The First Messianic Synagogue? I doubt it.

Israel Today is reporting that it is possible a messianic synagogue from first century Galilee has been found. The article suggests that Jewish-Christians worshiped at this synagogue in Migdal, known to readers of the New Testament as Magdala. Here is a bit of what the article says.

When the synagogue was first discovered in 2009, Gorni and her team found a large stone table or altar with intricate carvings. They have since exposed the entirety of the synagogue.What makes this synagogue unique is its positioning, size and ornateness.
Gorni noted that the synagogue was located on the outskirts of what were then the city limits of Magdala. Others have pointed out that its small size would accommodate only about 120 people, but the population of Magdala at the time was several thousand. The synagogue also featured expensive trimmings, such as the carved altar.
All this likely means that the synagogue belonged to a small "outsider" sect that placed great value in its spiritual community life.
While Gorni and other Israeli archaeologists have focused on the fact that the synagogue was almost certainly in operation at the same time as the Second Temple in Jerusalem, the above details, combined with its location in Magdala, make this synagogue a likely candidate for one of, if not the first established Messianic Jewish place of worship.
It should be noted that this is speculation, and the experts have only vaguely made such a connection, though Gorni and others are almost certain that Jesus would have taught in this very synagogue.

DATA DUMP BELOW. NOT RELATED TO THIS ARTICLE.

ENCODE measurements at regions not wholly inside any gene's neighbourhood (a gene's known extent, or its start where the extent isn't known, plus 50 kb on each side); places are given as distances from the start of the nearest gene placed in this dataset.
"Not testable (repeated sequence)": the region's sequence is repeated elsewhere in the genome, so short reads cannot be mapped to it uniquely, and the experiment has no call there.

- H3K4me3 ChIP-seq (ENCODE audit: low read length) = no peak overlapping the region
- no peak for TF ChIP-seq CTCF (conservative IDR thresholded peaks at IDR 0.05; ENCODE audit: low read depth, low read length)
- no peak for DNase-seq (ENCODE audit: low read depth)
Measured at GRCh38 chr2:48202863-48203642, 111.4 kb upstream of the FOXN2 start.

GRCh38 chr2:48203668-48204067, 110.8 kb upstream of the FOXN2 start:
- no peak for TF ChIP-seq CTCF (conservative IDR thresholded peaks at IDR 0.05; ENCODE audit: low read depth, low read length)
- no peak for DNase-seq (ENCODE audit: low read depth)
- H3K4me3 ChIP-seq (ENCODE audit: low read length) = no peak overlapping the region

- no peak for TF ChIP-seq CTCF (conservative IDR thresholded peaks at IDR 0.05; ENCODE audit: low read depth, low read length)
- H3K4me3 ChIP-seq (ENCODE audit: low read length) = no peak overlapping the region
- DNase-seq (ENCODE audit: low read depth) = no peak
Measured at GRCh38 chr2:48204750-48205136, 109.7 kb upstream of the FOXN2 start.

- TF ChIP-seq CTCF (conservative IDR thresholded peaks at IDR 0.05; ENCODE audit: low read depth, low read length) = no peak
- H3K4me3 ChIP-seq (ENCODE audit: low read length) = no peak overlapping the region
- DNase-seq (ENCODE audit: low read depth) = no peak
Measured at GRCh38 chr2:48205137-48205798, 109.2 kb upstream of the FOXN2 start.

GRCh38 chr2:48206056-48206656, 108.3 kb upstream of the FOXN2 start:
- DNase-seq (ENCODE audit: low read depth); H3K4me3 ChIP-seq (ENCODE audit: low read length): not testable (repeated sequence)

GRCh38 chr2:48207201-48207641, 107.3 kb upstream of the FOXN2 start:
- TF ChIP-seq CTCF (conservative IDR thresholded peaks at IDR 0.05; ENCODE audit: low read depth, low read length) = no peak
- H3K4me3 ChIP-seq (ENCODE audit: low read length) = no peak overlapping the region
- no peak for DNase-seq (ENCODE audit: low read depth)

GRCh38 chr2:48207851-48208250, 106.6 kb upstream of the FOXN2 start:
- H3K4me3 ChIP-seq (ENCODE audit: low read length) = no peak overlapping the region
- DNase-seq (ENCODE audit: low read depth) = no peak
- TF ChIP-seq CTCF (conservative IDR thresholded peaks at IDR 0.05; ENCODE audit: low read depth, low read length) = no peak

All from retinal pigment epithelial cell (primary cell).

A couple of things about this. 

1) This is relatively old news. The discovery was first reported in 2009

2) Many believe that it dates to the second temple period, which covers 50 BCE to 70 CE. So while it may have been existence during the time of Jesus and Mary Magdalene, it may have been there for quite a while before and after them.

3) I have not read anything that suggests this particular synagogue can be connected to Christianity. Its small size could have several explanations including that it was built in an earlier period and then became to small for everyone to use. While it may have remained in use it wasn't necessarily the main synagogue in the area.

4) Any connection between Jesus, Mary Magdalene and this synagogue is not only sensational, it is irresponsible. 

What is significant is that archaeologist may have found yet another first century era synagogue that was in operation prior to the destruction of the temple in Jerusalem. Very few from this period have been discovered in ancient Palestine and this adds to the number. What does it tell us about Jesus and Mary Magdalene  Nothing really. 

Tuesday, January 15, 2013

Some Links for Tuesday: 5 things never to say to your professor and 3 ways NOT to defend the Bible

Here are a few links you may find interesting today.

Five things you should never say to your professor - This being the beginning of a new term this might be a good reminder to some. The article appeared in USA Today.

Three ways Evangelical leaders should not defend the Bible - This is part two of  a series of posts Pete Enns is doing on who Evangelicals talk about the Bible. See here for part one.

The Life of Paul in the Movies - Mark Goodacre notes that the 1938 film Life of Saint Paul is now available on Youtube.

Inerrancy and the Authority of God - Ken Schenck has been doing a series on the problematic aspects of inerrancy.

Monday, January 14, 2013

Top 20 Archaeology Events and Discoveries of 2012

Bible History Daily has list the top 20 stories of 2012. Below are the links to the stories in no particular order of significance.